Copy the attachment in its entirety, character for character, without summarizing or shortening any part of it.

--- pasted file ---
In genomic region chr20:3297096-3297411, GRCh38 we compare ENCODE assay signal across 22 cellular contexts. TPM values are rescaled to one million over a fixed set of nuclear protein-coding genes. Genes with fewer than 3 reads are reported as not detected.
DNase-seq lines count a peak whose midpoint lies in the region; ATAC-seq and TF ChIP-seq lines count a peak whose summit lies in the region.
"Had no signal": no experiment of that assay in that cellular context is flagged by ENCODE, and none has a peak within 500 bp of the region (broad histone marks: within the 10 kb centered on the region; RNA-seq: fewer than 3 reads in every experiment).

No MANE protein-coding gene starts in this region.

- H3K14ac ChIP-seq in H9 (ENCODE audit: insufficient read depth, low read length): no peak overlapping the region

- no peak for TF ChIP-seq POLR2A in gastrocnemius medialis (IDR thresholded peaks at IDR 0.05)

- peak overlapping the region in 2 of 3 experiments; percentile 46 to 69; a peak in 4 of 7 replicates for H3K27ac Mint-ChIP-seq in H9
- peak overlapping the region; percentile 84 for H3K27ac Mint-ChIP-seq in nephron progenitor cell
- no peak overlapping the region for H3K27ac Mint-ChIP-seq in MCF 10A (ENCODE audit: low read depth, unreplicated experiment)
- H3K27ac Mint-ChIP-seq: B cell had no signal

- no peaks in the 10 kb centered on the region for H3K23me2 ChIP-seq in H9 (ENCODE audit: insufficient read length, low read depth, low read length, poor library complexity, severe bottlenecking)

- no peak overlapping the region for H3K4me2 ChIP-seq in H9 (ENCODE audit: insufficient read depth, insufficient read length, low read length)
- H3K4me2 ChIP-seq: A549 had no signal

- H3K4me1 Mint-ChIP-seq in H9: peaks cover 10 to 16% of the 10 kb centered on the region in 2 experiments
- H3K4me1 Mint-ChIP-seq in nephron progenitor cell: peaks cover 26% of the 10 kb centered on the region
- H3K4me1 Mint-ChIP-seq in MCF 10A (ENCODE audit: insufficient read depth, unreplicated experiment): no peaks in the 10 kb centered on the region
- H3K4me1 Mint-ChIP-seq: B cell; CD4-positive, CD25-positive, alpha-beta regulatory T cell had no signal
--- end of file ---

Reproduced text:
In genomic region chr20:3297096-3297411, GRCh38 we compare ENCODE assay signal across 22 cellular contexts. TPM values are rescaled to one million over a fixed set of nuclear protein-coding genes. Genes with fewer than 3 reads are reported as not detected.
DNase-seq lines count a peak whose midpoint lies in the region; ATAC-seq and TF ChIP-seq lines count a peak whose summit lies in the region.
"Had no signal": no experiment of that assay in that cellular context is flagged by ENCODE, and none has a peak within 500 bp of the region (broad histone marks: within the 10 kb centered on the region; RNA-seq: fewer than 3 reads in every experiment).

No MANE protein-coding gene starts in this region.

- H3K14ac ChIP-seq in H9 (ENCODE audit: insufficient read depth, low read length): no peak overlapping the region

- no peak for TF ChIP-seq POLR2A in gastrocnemius medialis (IDR thresholded peaks at IDR 0.05)

- peak overlapping the region in 2 of 3 experiments; percentile 46 to 69; a peak in 4 of 7 replicates for H3K27ac Mint-ChIP-seq in H9
- peak overlapping the region; percentile 84 for H3K27ac Mint-ChIP-seq in nephron progenitor cell
- no peak overlapping the region for H3K27ac Mint-ChIP-seq in MCF 10A (ENCODE audit: low read depth, unreplicated experiment)
- H3K27ac Mint-ChIP-seq: B cell had no signal

- no peaks in the 10 kb centered on the region for H3K23me2 ChIP-seq in H9 (ENCODE audit: insufficient read length, low read depth, low read length, poor library complexity, severe bottlenecking)

- no peak overlapping the region for H3K4me2 ChIP-seq in H9 (ENCODE audit: insufficient read depth, insufficient read length, low read length)
- H3K4me2 ChIP-seq: A549 had no signal

- H3K4me1 Mint-ChIP-seq in H9: peaks cover 10 to 16% of the 10 kb centered on the region in 2 experiments
- H3K4me1 Mint-ChIP-seq in nephron progenitor cell: peaks cover 26% of the 10 kb centered on the region
- H3K4me1 Mint-ChIP-seq in MCF 10A (ENCODE audit: insufficient read depth, unreplicated experiment): no peaks in the 10 kb centered on the region
- H3K4me1 Mint-ChIP-seq: B cell; CD4-positive, CD25-positive, alpha-beta regulatory T cell had no signal